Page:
Many of you have security cameras or perhaps you've been thinking about getting them for your home.
We use security cameras to keep us safe but how easy is it for someone to hack into these devices?
Ken Jezorio is a former State Trooper and Cheektowaga Police Officer. In the late 70's, his house was burglarized and he put in his own security system and founded Shield Security Systems.
Jezorio says within the past five years, security installation has increased by 1000%.
But who else is watching those cameras after they're installed?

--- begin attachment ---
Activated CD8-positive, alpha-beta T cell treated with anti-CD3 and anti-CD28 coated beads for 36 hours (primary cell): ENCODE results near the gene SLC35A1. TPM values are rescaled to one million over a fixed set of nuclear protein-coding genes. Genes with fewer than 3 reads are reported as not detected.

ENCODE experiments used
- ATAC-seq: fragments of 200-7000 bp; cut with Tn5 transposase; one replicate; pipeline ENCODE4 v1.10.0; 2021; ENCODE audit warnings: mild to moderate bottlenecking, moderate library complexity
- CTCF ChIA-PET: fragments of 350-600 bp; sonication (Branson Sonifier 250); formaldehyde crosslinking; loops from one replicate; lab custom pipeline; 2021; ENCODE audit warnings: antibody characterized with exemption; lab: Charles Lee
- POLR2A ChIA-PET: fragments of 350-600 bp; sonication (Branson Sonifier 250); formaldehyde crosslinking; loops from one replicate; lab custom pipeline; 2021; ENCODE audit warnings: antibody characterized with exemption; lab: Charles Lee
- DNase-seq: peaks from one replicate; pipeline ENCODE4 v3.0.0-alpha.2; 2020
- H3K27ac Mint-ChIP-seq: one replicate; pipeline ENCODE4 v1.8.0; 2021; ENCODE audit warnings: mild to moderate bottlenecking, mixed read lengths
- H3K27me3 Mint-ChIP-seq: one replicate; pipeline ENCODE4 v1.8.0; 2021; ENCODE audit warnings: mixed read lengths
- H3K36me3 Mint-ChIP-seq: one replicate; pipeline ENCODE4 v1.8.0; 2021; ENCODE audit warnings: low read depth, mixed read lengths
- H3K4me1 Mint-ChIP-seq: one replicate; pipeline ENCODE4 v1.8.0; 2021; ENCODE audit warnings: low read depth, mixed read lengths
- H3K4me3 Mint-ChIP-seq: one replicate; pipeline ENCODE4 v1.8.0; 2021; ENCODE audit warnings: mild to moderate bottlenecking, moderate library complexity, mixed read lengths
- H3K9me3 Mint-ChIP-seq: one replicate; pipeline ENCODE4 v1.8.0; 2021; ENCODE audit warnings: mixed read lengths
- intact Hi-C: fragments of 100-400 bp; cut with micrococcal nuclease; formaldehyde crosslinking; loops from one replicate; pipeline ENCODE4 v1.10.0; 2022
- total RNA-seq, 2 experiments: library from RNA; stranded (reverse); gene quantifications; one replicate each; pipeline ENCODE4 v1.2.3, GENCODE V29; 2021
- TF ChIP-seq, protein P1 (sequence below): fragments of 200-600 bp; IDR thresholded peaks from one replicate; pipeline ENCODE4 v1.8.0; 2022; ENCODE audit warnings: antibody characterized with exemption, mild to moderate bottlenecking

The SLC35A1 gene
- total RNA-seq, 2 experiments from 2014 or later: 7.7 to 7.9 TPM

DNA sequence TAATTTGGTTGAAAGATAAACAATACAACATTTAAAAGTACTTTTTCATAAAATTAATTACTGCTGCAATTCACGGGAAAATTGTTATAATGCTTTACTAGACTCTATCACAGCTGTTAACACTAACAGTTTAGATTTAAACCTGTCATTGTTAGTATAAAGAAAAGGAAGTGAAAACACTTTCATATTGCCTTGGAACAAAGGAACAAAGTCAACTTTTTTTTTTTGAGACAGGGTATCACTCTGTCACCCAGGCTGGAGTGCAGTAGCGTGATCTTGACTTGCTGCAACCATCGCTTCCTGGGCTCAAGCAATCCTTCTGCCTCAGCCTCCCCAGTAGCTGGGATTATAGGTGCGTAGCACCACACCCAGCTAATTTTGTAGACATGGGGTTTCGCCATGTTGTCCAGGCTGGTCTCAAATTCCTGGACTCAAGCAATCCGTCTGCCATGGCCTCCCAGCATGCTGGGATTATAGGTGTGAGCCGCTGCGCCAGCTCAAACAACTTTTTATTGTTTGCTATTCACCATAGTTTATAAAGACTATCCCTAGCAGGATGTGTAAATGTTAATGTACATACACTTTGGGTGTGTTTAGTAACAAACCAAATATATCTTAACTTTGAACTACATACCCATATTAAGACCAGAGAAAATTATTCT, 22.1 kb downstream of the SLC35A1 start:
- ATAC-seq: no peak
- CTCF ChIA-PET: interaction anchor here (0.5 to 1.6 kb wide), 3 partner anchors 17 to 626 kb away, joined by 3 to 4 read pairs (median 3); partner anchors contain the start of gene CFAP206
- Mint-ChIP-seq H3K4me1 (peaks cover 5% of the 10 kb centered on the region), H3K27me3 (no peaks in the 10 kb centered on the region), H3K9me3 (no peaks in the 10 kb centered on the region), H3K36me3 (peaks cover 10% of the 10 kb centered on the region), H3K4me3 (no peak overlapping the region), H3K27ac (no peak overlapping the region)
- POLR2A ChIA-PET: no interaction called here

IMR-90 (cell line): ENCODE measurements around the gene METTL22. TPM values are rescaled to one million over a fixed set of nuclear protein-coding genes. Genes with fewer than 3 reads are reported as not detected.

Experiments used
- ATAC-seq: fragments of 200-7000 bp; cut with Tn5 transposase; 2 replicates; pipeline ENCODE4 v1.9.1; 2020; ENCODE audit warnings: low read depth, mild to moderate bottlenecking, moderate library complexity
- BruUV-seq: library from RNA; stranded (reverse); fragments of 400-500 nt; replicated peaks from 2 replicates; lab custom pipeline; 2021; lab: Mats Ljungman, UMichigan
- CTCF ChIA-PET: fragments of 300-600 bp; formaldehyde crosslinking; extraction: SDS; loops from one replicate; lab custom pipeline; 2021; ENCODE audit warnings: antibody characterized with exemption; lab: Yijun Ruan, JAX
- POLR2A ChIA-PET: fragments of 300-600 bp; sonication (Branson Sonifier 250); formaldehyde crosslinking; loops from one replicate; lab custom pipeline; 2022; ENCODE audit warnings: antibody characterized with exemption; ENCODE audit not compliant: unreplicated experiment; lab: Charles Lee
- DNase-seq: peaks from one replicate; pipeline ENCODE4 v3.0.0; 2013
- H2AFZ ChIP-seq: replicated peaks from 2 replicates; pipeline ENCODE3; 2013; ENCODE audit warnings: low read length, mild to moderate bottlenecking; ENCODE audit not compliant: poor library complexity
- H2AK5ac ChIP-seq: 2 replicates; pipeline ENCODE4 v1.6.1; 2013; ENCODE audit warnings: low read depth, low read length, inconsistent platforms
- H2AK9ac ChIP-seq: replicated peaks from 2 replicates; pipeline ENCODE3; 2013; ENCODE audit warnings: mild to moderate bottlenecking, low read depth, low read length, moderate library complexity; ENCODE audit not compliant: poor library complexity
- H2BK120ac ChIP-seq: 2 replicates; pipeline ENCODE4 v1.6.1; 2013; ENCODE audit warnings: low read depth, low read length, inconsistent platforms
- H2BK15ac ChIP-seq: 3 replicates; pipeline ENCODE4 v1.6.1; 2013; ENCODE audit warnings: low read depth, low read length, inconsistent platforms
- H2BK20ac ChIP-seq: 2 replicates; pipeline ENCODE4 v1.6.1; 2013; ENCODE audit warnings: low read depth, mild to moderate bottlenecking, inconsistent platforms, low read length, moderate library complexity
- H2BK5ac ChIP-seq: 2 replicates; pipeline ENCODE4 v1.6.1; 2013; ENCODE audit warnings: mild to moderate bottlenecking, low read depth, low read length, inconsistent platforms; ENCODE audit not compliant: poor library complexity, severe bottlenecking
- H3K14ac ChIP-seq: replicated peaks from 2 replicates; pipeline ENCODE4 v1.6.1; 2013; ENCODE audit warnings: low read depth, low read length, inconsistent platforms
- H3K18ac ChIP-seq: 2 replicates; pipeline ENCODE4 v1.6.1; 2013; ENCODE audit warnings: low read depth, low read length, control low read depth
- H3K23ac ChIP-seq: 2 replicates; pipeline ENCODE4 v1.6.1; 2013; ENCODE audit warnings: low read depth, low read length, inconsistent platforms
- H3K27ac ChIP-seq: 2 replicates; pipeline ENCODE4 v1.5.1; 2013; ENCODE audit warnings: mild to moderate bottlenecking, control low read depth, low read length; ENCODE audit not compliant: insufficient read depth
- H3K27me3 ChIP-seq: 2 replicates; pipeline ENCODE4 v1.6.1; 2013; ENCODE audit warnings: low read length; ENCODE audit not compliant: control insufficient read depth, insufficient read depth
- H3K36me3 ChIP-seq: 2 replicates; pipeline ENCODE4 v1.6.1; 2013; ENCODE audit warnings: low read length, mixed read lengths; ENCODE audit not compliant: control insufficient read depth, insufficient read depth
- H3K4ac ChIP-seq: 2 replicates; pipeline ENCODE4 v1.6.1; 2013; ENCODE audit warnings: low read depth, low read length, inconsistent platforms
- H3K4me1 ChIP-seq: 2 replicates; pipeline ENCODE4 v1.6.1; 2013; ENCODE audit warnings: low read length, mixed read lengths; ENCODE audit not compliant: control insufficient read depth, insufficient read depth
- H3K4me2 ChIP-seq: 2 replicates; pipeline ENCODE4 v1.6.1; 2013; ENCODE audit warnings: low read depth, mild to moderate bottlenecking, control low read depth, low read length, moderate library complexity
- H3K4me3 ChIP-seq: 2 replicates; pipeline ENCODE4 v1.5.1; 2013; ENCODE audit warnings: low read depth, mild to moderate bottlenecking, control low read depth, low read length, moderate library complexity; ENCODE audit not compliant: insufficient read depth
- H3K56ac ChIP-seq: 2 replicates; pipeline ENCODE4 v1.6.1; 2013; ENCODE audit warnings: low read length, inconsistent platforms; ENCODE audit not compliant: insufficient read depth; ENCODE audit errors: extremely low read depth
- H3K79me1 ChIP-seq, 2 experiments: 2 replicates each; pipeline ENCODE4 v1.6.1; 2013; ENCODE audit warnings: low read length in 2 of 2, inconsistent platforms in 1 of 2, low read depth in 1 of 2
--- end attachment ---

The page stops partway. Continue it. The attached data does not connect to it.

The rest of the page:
He says he believes the consumer grade cameras, the ones people install themselves, have higher tendencies to be hacked.
"People don't change the passwords and they always come with a default on them," Jezorio said.
Which can make it easier for hackers to get in.
"What you normally see is that someone has access to a password," he said.
That's exactly what Police say happened to a woman after an acquaintance allegedly hacked her security cameras to secretly watch her for four months.
Police charged 33-year-old Justin Bleich with Unlawful Surveillance.
Bleich reportedly obtained the victim's passcode to her cameras and used an app on his phone to watch her through a number of cameras at her residence.
Jezorio says it's important to change the default password.
"Just because you got this thing to work and you can work it on your app, doesn't mean it's secure," he said.